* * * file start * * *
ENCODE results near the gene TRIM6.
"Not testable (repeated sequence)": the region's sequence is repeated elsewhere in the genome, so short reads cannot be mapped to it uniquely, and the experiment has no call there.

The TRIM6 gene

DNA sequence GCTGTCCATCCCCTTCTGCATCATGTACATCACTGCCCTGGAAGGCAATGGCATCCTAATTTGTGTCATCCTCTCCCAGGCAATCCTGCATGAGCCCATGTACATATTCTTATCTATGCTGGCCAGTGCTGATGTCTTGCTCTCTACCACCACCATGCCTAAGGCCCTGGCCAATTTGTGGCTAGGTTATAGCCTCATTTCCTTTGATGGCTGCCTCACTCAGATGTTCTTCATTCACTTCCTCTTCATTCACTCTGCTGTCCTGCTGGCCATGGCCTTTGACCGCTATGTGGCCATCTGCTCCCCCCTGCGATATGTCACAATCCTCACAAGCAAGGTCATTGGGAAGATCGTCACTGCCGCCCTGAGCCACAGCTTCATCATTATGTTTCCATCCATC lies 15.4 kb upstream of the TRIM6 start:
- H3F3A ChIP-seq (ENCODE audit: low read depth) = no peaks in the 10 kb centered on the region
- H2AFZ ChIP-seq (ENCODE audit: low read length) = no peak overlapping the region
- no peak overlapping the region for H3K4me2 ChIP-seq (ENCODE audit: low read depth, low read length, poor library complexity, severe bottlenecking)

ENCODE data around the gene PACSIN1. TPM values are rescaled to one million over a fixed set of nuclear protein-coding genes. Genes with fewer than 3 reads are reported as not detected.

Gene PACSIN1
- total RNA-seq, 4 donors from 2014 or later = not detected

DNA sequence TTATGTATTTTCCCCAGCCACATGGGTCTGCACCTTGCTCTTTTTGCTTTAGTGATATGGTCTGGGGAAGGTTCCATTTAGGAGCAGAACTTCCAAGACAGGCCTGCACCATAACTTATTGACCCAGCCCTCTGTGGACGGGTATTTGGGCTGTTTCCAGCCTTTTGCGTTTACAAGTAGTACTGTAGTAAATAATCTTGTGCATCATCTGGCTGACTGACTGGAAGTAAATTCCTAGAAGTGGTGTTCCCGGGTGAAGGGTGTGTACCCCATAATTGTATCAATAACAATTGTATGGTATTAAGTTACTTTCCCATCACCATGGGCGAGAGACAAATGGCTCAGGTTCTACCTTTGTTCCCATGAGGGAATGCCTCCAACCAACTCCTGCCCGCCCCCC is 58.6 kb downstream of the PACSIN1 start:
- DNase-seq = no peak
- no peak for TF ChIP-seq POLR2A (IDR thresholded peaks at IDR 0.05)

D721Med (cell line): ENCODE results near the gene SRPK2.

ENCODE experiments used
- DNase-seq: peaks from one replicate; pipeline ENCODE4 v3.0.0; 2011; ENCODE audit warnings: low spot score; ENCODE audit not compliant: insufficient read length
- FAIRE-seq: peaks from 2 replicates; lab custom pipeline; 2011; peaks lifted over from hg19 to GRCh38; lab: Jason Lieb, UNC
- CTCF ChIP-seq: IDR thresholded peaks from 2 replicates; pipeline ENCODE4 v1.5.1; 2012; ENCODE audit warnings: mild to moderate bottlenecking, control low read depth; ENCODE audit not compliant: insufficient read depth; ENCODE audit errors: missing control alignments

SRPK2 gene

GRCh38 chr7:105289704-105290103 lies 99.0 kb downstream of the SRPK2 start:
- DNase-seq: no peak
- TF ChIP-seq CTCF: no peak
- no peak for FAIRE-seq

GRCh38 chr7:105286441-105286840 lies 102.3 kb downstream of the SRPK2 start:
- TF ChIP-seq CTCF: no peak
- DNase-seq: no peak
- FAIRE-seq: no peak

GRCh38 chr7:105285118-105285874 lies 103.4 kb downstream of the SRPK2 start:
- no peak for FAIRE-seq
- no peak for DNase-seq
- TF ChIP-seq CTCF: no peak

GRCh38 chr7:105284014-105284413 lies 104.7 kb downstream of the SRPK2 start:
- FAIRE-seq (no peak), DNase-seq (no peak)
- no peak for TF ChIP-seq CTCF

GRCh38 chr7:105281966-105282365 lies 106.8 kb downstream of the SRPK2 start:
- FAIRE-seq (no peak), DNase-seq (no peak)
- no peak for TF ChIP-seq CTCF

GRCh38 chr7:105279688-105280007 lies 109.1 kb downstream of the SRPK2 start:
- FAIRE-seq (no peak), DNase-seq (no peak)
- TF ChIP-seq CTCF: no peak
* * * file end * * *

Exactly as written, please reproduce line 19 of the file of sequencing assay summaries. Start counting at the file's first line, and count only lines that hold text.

SRPK2 gene